A mobile first approach
It’s safe to say that mobile devices are not going away anytime soon, and the consumption of applications is exponentially growing at breakneck speeds. The applications available on mobile devices today are by far incredible creations that enrich our lives, and in some cases they can be TOO interactive…dam you PokemonGo!
The PokemonGo! craze reached 100 million downloads and a whopping $10 million in daily revenue worldwide
What made mobile applications the success that they are today, was the introduction of the App stores. This provided the masses with a plethora of selection from business apps, games, education, health care to tracking stars across the sky. Some experts believe we haven’t even remotely scratched the surfaceon the revenue potential of Mobile Applications. Something to keep in mind on the sheer size of the market,Statista research estimates downloads to reach 268.69 billion by 2017!
Today, mobile applications have become a value added core to many business organizations. These applications have been evolving at the speed of human-data-consumption while focusing on delivering greater contextual experiences to its users. The challenge across the Mobile Application development world comes to a crossroad with who is going to dominate and control the back-end where ALL things connect ranging from; mobiles devices, IoT, connected vehicles and homes. This conundrum raises many queries when organizations are looking to either re-vamp the mobile development strategy or inclusively develop an entire new client/user product.
Having a clear approach in defining and selecting a product development strategy does not have to be tedious or cumbersome. Whatever product you intend to build, web development should not be the first until you have a mobile strategy first. With that strategy one has to look at the market and see user areas of interests and related technologies that surrounds them.
In the next few years mobile applications will be impacted by the following trends:
- Chomping on Cross-Platform + Cloud Technologies. Developers taking advantage of cloud technologies get far more tools to synchronize, develop, test and deploy apps and this not only saves time but also money.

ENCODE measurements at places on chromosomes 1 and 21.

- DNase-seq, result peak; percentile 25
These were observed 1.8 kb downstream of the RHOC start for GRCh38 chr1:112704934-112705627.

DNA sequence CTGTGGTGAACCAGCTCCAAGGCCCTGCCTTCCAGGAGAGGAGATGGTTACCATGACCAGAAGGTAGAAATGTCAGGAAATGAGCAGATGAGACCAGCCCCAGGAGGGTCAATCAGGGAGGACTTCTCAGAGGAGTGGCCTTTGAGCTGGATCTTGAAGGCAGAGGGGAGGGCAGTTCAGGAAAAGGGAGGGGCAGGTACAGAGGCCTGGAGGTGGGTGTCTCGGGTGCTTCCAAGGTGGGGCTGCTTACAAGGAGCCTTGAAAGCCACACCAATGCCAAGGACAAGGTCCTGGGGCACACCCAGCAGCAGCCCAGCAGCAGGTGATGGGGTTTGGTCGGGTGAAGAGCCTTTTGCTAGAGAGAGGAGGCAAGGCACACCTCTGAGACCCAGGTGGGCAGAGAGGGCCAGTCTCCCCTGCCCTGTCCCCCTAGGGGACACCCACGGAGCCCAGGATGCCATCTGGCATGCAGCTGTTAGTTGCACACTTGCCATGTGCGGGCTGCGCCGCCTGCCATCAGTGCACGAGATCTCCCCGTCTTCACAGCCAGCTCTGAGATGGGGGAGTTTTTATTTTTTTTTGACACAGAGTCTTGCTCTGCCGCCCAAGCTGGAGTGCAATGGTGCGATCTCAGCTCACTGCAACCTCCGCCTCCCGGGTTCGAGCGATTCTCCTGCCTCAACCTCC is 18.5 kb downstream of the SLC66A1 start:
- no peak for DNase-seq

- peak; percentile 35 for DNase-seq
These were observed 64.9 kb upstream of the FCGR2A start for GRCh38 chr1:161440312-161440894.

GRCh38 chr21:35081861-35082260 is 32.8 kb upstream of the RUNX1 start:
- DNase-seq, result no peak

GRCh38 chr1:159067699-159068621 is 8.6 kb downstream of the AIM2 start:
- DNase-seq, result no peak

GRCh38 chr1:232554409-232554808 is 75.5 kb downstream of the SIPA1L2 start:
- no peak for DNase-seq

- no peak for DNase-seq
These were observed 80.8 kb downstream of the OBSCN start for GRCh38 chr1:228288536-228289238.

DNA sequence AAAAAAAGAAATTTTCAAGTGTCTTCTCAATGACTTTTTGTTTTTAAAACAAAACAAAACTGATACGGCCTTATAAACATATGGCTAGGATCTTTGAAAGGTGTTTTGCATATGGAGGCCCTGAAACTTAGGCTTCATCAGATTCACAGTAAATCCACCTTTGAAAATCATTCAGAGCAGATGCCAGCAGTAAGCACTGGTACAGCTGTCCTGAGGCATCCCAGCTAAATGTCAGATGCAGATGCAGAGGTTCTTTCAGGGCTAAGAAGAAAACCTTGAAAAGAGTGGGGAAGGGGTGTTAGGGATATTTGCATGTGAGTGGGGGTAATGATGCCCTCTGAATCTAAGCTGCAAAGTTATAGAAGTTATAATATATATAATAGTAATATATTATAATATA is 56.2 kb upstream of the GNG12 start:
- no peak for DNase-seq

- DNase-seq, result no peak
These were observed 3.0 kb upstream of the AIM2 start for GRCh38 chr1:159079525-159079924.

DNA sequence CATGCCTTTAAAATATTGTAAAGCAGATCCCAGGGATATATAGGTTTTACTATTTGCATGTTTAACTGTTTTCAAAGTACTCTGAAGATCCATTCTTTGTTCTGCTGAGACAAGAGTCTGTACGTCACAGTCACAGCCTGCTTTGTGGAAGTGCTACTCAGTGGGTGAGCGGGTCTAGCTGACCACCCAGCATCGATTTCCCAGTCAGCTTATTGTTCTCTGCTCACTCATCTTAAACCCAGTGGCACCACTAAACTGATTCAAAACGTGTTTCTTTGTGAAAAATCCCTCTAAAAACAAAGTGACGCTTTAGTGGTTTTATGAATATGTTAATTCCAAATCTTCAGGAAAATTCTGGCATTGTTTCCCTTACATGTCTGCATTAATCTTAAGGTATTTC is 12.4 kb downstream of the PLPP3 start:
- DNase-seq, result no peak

- Bringing home the BEACON! The adage to adopting Beacon technologies is agility and flexibility in harnessing greater market opportunities. The connection between venues, environment and things creates spaces in which companies can greater gauge and explore human-connected activity.
- Big Data Servings with a side of juicy Analytics. Big data is turning out to have greater impact on UX while delivering substantial insight around contextual experiences. The analysis gleaned from user behavior closes the gap between user need and product. Those who can convert raw data into accurate informational user stories will have an edge. This vantage point will benefit those who can translate those stories into meaningful experiences back its market.
- Baking across multiple platforms. It’s a prevalent discussion among many product owners and DevOps leaders how to best distribute and operate critical mission applications. Some confide in the magic that APIs provide, while others blend this strategy with cross-platform development tools. Being able to effectively distribute applications to most popular systems enable the organization to virtually globalize in order to reach critical mass quickly. Internally it also provides a way for users to adopt tools quickly and seamlessly synthesize it into its culture.
- Automated Cooking with the Machine Learning. The next phase of software development means that software itself learns from previous experiences by collecting and analyzing all types of user data. It will draw new conclusions in real time during human interactions and very little programming will be needed to complete tasks. Eventually, Machine learning will expand into automated software development and the need of Software Developers will shift into new classes of Data driven Architects and Designers. These types will be focused on how much data is provided to the algorithm: the more data fed, the more accurate predictions and results will be.